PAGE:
>> An explosion of political assassinations in Mexico has cast a shadow over nationwide elections this weekend. According to the latest tally, since campaigning kicked off in September, 130 politicians have been killed across Mexico. Some, brutally murdered.>> I'm Havovi Cooper in the heart of Mexico City with Reuters' correspondent Daina Beth Solomon, who has been reporting extensively on the violence in the region.
So Daina, who are some of the people who have been targeted recently?>> The victims have come from all political parties in Mexico, large and small. They're mostly at the local level, where the officials are now running for office in the election coming up. Reuters spoke with a candidate for mayorship in a small town in northern Mexico.
A while back, she started getting calls in the middle of the night threatening her, and this man was on the phone telling her to drop out of the race or get killed. She has however decided to press on. And she now has bodyguards following her around the clock.
>> The vast majority of the victims were shot, and most cases remain unsolved. But authorities have an idea of who is behind the deadly attacks.>> Security experts say that it's the drug cartels that are driving a lot of the bloodshed in this election. With so many local posts now up for change, the drug bosses want to make sure they don't lose any of the power that they had with the local governments, and make sure they can install people who will help them facilitate their business.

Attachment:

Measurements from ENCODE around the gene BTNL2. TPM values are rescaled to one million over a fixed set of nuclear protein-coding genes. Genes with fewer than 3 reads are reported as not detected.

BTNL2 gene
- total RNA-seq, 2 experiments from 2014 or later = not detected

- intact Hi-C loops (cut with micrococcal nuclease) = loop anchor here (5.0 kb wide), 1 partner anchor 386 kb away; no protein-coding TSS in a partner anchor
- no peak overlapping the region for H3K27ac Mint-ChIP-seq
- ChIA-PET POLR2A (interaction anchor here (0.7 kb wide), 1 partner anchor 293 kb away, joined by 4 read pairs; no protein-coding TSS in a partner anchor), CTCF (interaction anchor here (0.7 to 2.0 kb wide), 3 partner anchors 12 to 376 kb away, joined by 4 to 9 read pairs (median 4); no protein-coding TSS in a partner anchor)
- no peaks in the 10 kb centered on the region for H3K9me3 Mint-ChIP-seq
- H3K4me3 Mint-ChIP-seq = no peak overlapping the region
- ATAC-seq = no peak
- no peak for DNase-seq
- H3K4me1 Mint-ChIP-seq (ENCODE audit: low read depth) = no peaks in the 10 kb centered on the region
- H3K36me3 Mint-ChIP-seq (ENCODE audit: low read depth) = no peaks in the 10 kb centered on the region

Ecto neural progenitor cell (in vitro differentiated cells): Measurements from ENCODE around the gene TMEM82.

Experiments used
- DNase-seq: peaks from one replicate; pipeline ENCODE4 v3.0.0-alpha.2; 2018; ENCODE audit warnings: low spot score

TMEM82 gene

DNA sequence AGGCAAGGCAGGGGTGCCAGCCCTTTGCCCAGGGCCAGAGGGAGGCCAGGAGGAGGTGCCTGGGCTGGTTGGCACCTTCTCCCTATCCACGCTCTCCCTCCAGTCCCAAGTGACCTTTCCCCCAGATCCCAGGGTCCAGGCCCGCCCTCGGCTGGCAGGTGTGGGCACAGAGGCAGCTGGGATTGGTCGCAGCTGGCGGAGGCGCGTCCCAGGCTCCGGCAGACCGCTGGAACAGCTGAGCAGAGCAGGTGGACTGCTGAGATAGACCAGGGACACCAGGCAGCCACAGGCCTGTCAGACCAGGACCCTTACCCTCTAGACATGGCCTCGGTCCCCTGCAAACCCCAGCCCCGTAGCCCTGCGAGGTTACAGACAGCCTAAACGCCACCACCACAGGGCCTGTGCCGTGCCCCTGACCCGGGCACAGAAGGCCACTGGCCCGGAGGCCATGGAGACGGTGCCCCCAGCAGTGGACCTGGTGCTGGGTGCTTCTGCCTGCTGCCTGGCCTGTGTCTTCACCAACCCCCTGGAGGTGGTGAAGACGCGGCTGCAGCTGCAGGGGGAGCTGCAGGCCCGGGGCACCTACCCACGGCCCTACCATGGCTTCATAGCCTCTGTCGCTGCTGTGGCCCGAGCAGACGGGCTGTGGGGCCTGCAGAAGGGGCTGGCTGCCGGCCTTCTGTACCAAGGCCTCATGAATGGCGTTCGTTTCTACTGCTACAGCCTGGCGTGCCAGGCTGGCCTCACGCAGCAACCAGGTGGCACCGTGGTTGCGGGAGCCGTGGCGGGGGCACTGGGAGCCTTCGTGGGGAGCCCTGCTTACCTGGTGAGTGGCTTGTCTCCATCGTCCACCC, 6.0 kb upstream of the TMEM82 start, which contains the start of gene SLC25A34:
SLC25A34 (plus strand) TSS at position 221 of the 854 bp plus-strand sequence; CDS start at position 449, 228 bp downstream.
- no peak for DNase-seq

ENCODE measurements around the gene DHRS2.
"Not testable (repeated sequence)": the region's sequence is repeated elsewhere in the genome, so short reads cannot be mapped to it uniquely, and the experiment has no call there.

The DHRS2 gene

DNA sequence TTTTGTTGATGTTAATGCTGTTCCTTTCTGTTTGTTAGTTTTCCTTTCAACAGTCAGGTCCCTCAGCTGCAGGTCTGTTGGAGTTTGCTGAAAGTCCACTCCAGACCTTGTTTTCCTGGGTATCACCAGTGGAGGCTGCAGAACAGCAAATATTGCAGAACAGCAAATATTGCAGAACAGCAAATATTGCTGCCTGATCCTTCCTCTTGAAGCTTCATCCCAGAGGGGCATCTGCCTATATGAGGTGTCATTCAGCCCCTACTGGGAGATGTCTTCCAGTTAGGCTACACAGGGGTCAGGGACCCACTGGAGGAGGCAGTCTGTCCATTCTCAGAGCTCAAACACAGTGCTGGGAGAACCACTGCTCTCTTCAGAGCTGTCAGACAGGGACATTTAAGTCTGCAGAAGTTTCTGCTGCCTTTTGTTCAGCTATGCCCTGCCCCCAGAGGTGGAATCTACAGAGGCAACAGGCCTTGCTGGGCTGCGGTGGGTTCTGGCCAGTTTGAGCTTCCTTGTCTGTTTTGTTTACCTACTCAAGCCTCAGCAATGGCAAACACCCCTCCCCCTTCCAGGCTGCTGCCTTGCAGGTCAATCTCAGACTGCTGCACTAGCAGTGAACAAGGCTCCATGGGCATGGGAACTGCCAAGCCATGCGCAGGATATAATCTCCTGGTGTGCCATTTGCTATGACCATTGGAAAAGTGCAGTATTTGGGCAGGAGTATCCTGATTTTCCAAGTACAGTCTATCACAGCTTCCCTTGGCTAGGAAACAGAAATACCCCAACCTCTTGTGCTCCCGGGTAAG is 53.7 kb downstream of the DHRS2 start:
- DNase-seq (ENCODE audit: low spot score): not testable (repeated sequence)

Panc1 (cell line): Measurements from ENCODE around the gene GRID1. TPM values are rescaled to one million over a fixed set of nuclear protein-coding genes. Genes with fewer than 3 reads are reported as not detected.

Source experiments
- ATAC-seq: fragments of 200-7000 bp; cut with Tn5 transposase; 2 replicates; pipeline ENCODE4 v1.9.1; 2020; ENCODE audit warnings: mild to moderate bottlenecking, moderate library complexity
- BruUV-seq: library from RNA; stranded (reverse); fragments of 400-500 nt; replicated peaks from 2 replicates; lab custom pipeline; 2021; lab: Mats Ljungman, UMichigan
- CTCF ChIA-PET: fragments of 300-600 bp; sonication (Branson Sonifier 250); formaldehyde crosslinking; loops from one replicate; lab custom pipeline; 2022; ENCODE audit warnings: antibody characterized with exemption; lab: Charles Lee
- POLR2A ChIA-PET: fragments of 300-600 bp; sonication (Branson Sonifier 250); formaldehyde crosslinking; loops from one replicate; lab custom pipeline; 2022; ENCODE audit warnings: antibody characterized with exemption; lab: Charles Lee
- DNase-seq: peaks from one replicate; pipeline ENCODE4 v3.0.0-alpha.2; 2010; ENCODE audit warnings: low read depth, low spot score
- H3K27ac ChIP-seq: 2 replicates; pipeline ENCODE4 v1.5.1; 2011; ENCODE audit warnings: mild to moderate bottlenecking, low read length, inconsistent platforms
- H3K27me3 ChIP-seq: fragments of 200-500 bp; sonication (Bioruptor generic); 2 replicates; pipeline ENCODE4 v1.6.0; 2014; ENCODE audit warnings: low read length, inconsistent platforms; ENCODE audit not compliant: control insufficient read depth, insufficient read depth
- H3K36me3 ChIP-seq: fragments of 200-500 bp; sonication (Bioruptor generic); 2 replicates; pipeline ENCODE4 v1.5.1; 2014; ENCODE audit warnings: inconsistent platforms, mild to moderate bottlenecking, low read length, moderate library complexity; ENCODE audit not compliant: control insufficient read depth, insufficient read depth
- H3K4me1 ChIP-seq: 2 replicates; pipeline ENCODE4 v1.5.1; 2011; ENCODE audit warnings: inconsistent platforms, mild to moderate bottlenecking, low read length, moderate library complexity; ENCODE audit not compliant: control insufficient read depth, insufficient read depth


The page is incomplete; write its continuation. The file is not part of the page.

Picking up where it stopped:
>> Just this week, hugs and tears in Oaxaca City as family members mourn the deaths of five members of the leading Morena Party, and demanded an investigation. Mexican president Enrique Peña Nieto, who has said little so far about the spate of killings, spoke out on Wednesday.>> The best way to express our opposition to these types of incidents is by going out and voting.
>> The deeply unpopular ruling Institutional Revolutionary Party, or PRI, has been blamed for the growing scourge of crime in the country, and is expected to fare poorly at the polls on Sunday.